As reported in these pages on several occasions, Local 91 of the Laborers International Union of North America for many years had operated as a rogue criminal enterprise. Any contractor who wanted to build in Niagara County, N.Y. knew the price of completing the project was full compliance with the dictates of the union – unless, of course, they were willing to risk “accidents” such as beatings, death threats and vandalism. Nonunion employees could expect similar treatment. All that suddenly changed in the predawn hours of May 17, 2002, when an FBI raid nabbed 14 men affiliated with the union, including President Mark Congi and Business Manager Michael “Butch” Quarcini. Most defendants have pleaded guilty or have been convicted by a jury for their roles in dozens of violent and destructive incidents. One was acquitted, and another, Quarcini, died in 2003.
Now prosecutors are down to the final four: Mark Congi; former business agent Albert Celeste; steward Paul Bellreng; and training program director Joel Cicero. Now on trial for various racketeering and extortion charges, prosecutors are confident they’ve got the right people. “The reason for these illegal activities was money, power, jobs,” said Assistant U.S. Attorney William Hochul. “Victim after victim will testify they were aware of Local 91’s reputation for violence and destruction.” While only a small portion of the 650-member local was involved in lawbreaking, they large enough in number to create a reign of terror. Union goons, among other things, poured 30 gallons of black goo onto a newly installed floor at a Target store under construction; cut 200 feet of custom fence, taped fireworks to bricks and threw them at the windows of asbestos-removal workers; beat up four tilesetters, sending them to the hospital; and swarmed a truck driver’s vehicle, and broke his windshield and his nose.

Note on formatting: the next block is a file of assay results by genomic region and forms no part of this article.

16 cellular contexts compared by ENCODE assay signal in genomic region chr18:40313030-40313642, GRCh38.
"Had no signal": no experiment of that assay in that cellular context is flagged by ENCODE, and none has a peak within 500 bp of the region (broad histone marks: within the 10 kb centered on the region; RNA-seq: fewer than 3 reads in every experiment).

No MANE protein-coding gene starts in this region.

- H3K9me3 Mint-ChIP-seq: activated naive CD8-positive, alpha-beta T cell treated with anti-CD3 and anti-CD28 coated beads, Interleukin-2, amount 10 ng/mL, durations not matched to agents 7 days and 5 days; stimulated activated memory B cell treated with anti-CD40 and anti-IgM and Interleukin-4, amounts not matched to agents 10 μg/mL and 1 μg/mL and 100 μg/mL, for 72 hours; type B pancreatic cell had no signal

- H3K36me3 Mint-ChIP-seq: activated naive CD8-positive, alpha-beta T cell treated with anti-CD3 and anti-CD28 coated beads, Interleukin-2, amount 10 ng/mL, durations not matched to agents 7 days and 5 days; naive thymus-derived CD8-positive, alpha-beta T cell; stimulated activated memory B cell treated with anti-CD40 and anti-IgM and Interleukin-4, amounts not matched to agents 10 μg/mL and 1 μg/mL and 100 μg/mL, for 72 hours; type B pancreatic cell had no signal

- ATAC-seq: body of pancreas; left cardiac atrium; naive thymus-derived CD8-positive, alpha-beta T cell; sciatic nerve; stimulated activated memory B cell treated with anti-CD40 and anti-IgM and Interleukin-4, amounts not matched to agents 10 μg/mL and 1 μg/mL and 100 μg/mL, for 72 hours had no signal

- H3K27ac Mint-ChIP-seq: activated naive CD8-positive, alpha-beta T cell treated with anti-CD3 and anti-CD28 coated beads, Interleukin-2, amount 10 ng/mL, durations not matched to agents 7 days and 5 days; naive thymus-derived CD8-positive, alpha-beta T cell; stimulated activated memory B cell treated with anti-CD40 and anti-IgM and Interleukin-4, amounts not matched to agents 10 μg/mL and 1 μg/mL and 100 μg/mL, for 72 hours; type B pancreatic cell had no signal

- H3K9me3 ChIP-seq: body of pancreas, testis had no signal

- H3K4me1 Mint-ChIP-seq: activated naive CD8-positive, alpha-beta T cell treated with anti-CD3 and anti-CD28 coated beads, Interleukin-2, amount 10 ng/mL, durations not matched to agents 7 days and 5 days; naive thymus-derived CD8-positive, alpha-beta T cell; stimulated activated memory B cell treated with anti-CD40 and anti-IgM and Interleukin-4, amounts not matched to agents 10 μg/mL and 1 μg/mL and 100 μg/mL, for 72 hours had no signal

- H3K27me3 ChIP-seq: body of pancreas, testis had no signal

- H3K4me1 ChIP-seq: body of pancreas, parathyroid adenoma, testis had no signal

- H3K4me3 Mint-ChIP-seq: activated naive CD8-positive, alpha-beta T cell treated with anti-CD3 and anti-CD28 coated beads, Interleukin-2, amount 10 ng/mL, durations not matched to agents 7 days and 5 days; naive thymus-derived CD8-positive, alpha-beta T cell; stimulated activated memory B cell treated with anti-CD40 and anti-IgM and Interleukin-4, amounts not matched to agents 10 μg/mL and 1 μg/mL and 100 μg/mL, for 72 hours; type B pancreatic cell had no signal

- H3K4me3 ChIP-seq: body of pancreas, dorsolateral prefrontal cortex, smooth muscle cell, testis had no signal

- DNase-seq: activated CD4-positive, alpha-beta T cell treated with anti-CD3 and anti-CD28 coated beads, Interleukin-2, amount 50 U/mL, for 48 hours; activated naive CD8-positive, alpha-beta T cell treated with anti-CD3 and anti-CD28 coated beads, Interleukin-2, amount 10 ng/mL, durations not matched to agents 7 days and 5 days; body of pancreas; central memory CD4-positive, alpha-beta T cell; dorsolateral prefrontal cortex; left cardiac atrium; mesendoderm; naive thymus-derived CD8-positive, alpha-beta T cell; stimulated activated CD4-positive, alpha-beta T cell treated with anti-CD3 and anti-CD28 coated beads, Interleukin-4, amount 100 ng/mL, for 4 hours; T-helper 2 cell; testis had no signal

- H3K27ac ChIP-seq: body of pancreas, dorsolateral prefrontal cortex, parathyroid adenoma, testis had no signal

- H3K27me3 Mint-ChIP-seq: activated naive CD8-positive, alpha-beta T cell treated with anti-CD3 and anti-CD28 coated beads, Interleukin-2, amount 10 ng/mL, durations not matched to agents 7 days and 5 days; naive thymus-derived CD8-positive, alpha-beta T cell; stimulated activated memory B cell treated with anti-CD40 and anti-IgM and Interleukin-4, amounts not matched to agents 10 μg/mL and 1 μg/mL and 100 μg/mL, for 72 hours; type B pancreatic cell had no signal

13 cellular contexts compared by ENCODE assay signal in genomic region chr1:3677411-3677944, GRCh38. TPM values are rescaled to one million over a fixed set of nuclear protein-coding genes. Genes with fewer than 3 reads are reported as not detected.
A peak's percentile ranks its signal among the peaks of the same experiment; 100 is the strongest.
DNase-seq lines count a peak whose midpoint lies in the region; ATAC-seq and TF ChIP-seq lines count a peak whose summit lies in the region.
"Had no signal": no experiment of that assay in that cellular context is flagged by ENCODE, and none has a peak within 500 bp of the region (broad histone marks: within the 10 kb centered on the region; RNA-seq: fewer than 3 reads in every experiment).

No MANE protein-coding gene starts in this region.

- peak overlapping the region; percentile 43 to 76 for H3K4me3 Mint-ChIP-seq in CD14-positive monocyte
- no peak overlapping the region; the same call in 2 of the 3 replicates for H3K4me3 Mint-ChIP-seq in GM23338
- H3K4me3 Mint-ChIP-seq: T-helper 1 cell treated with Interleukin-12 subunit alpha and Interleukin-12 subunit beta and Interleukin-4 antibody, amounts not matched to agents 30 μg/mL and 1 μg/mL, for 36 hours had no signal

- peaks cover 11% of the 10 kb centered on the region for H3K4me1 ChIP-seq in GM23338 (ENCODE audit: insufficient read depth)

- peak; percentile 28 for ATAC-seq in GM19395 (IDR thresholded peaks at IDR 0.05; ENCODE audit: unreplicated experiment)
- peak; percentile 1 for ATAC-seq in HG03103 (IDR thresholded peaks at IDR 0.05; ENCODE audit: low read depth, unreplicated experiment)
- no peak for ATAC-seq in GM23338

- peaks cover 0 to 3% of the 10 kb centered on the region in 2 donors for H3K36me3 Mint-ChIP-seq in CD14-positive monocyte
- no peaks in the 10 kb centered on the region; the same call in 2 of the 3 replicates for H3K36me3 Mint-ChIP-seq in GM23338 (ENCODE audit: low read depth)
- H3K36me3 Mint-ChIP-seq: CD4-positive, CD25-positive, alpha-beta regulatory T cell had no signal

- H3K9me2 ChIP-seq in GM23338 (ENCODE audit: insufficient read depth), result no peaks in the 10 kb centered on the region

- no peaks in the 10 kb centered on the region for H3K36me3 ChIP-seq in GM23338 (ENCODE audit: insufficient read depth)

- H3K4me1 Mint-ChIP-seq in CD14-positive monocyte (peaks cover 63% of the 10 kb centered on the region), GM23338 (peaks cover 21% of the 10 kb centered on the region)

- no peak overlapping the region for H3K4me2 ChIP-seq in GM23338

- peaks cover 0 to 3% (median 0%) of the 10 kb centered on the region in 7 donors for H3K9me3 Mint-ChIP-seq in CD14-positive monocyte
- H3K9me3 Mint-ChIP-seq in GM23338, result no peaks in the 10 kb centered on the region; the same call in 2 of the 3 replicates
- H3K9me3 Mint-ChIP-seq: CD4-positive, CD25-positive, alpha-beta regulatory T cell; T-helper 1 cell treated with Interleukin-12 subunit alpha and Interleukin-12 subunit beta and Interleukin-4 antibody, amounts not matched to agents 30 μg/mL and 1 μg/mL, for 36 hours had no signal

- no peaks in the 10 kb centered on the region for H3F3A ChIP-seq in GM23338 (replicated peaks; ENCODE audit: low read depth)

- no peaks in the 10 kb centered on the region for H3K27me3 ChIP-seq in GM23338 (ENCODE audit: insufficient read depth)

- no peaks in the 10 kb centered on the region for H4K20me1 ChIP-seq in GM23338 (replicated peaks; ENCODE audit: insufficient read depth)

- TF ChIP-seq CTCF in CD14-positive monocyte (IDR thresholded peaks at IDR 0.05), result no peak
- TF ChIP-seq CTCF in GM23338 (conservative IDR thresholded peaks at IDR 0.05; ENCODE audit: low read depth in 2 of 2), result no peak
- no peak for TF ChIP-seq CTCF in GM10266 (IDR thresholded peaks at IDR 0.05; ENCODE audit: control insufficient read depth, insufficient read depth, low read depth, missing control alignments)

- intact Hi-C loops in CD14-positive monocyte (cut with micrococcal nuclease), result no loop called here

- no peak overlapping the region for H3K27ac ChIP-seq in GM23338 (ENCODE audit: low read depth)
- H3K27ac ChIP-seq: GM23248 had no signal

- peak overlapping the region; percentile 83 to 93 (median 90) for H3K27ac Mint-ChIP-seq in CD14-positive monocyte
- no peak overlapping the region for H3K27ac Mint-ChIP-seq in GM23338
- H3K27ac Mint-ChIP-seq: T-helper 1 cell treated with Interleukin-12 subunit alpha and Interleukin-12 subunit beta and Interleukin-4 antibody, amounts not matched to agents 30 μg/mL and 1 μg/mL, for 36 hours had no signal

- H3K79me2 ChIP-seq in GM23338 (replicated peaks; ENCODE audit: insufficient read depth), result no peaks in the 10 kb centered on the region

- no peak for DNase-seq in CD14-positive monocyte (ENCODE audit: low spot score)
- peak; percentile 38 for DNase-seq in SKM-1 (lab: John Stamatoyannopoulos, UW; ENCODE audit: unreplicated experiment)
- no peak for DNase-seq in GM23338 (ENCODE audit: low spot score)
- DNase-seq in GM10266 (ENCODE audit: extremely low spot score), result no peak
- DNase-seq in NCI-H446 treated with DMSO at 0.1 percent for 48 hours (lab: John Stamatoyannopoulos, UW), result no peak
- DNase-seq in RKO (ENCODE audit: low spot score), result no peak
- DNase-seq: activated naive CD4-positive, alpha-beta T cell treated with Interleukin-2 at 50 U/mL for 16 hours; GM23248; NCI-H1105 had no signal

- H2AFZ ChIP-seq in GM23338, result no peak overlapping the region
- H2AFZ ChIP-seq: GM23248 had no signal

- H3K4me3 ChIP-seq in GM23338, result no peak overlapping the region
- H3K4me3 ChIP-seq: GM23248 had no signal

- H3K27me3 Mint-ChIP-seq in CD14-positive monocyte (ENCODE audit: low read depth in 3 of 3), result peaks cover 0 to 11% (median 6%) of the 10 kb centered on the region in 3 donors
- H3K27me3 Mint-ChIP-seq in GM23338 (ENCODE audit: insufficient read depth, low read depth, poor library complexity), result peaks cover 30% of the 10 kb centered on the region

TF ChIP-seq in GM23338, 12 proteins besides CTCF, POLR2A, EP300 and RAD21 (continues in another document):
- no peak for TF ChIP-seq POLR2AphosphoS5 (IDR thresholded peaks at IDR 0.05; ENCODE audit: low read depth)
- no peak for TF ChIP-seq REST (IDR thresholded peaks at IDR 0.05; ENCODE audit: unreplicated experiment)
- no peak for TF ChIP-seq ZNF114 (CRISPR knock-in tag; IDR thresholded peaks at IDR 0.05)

A number of now-convicted witnesses are set to finger one person as the mastermind: Mark Congi. But Congi’s attorney, Joel Daniels, thinks his client’s been given a bum rap. He believes “hotheads” within the union, needing no orders from Congi, perpetrated the criminal acts. “These guys lost control,” said Daniels. “Did violence happen? Sure, but not because Mark Congi told anyone to do anything. That’s just the way some of these guys played the game.” It was Quarcini, he added, who called the shots. That said, there’s one potential witness that Congi isn’t too eager to face down: Niagara Falls Mayor Vincenzo Anello. Back in 1999, while as a city councilman, Anello found three punctured tires and other damage to his car after criticizing the union during a council meeting.
The first witness to testify, Thomas Redell, a project supervisor for the L.P. Ciminelli construction firm, already has given damning testimony. He told the federal courtroom that the tires on his truck and on a co-worker’s car were punctured after Redell, in 1995, refused to give a job to the son of Local 91 Vice President Salvatore Bertino. Not long after that, Redell discovered a propane gas line at the construction site had been destroyed. The trial is expected to last six weeks. If convicted, the defendants will likely be in prison for a good deal longer. (Associated Press, 7/18/06; Buffalo News, 7/20/06).